Computer-Mediated Communication in the L2 Writing Process: A Review of Studies Between 2000 and 2017

Computer-Mediated Communication in the L2 Writing Process: A Review of Studies Between 2000 and 2017

Hatime Çiftçi (Bahçeşehir University, Istanbul, Turkey) and Erhan Aslan (University of Reading, Reading, UK)
DOI: 10.4018/IJCALLT.2019040102

Abstract

As current computer-mediated communication (CMC) research is omnipresent in the foreign/second language (L2) writing process, a synthesis of the research in this realm is needed to better understand and inform the current pedagogical practices with technology in language classrooms. This article presents a review of 38 studies identifying the major characteristics of CMC use in L2 writing process and aspects of L2 writing where CMC is embedded. The findings indicate that a variety of CMC-embedded L2 writing tasks were mainly integrated in the drafting and revising/editing stages of writing. Also, there has been a clear shift in recent years from blogs and wikis to other CMC tools, such as Google Docs, Facebook, Skype, and instant messaging. Also, existing CMC research on the L2 writing process mainly focuses on improvement in L2 writing ability/production, complexity/accuracy/fluency (CAF) measures, interactivity in L2 writing, and learners' editing/revision strategies. Finally, this review discusses pedagogical implications and offers suggestions for future research on CMC and L2 writing.
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Introduction

A notable outcome of the increasing use of network-based technologies in the digital era of Web 2.0 has been the integration of instructional technologies into foreign/second language (L2) writing. Over the last two decades, as a result of the theoretical overlap between computer-mediated communication (CMC) (Chapelle, 2001; Kern & Warschauer, 2000) and second language theories (Ortega, 1997), CMC has become an important component of the L2 writing process. Research indicates that CMC has turned into a highly effective learning environment, fostering collaboration, increasing participation, and enhancing motivation, as well as providing a less threatening context for communication (Beauvois, 1997; Chapelle, 2001; Kern & Warschauer, 2000; Murray, 2000; Warschauer, 2005; Zheng & Warschauer, 2017). More specifically, in the realm of the process-based L2 writing, numerous scholars have indicated that CMC offers significant affordances for practicing writing, encouraging collaborative writing, and facilitating online peer feedback in comparison to face-to-face peer feedback (DiGiovanni & Nagasawami, 2001; Hewett, 2000; Liang, 2010; Tuzi, 2004).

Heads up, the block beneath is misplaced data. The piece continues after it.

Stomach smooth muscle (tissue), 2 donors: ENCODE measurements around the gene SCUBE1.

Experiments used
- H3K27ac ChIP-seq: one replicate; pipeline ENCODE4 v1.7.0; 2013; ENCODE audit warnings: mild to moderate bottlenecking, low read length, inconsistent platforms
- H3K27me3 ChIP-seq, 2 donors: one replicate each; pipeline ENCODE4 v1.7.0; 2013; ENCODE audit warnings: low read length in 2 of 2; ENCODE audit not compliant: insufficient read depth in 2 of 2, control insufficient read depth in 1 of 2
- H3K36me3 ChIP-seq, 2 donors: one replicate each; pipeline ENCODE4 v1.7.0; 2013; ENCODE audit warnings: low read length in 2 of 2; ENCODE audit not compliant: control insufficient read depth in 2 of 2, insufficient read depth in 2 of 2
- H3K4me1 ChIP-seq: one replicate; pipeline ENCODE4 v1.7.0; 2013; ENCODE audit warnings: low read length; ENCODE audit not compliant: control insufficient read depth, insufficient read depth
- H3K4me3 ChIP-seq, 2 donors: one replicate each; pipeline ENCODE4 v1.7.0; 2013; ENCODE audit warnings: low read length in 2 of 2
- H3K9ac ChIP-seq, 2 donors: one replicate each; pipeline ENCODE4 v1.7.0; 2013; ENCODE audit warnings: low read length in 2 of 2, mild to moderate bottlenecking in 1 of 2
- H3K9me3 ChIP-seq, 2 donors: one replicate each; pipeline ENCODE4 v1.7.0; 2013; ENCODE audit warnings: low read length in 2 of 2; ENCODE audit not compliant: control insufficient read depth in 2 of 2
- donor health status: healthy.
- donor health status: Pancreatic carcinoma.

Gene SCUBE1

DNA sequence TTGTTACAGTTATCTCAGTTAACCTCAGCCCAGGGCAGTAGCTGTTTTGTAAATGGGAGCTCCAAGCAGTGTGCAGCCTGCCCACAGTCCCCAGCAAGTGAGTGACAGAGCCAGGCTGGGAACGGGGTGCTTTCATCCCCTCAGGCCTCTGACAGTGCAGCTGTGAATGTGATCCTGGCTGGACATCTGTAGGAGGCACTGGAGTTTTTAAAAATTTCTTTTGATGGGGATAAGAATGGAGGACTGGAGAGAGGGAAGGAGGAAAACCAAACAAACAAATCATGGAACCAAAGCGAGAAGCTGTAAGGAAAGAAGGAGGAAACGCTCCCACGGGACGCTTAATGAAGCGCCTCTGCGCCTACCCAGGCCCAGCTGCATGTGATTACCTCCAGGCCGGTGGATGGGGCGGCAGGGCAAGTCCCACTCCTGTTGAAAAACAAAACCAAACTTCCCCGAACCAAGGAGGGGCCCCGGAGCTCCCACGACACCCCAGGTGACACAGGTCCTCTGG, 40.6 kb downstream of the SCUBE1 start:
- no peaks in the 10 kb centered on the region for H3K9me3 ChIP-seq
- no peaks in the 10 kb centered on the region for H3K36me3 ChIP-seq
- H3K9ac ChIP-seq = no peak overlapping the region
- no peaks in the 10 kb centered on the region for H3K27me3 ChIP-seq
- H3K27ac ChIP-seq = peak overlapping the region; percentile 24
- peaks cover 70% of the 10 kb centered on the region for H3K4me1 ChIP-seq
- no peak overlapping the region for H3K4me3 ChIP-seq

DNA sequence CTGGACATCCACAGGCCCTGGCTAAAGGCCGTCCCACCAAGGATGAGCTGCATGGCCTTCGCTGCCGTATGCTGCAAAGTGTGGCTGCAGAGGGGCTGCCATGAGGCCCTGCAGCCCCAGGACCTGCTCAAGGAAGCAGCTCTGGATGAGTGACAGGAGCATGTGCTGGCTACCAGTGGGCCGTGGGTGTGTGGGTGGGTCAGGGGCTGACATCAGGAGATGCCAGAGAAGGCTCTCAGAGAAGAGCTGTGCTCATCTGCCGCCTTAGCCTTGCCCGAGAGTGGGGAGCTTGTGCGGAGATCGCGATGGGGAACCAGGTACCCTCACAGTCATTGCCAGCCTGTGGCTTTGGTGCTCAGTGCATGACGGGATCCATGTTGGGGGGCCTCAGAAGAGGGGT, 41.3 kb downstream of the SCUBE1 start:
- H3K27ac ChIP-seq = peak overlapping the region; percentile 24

Several features of CMC, such as text-based and computer-mediated interaction, many-to-many communication, time-and place-independence, long distance exchanges, and multimodality, seem to facilitate the L2 writing process by providing learners with opportunities to co-construct knowledge and meaning (Beauvois, 1997; Warschauer, 2010). Additionally, with its Internet and multimedia capabilities, CMC can also be a pivotal source of input for L2 writers. Through multimodal input (e.g. collection of text, sound, pictures, video, animation, and multimedia), CMC can provide scaffolding and meaningful contexts of learning for L2 writers. All in all, the use of CMC has been shown to lead to enhanced learning in relation to the acquisition of content, development of skills, efficiency of learning, and satisfaction with instruction (Butler-Pascoe & Wiburg, 2003), and “could potentially enhance L2 writing processes and outcomes in different ways” (Zheng & Warschauer, 2017, p.64).

To date, several review and meta-analysis studies on the role of CMC in language learning have provided insights into the overall effectiveness of CMC in L2 acquisition (Lin et al., 2013), L2 learners’ oral proficiency (Lin, 2014), L2 learning outcomes (Ziegler, 2016), and the quality and quantity of language production in CMC-enhanced tasks (Lai & Li, 2011). These studies indicate a tendency to review and synthesize CMC research in general domains of L2 learning from a broad perspective, rather than providing a more focused analysis of particular language skills. Although there is extensive research on the use of CMC in process-based L2 writing, very few review studies have focused on L2 writing (Chen, 2016). Also, many of these review and meta-analysis studies embrace a production-oriented perspective, mainly focusing on the outcomes of CMC use in general in L2 acquisition and/or learning. Yet, research on the use of CMC in L2 learning requires a much closer scrutiny with an emphasis on particular language skills, such as writing, as the examination of the use and integration of CMC in particular skill domains will provide succinct insights into how CMC is integrated into the teaching of those particular skills.

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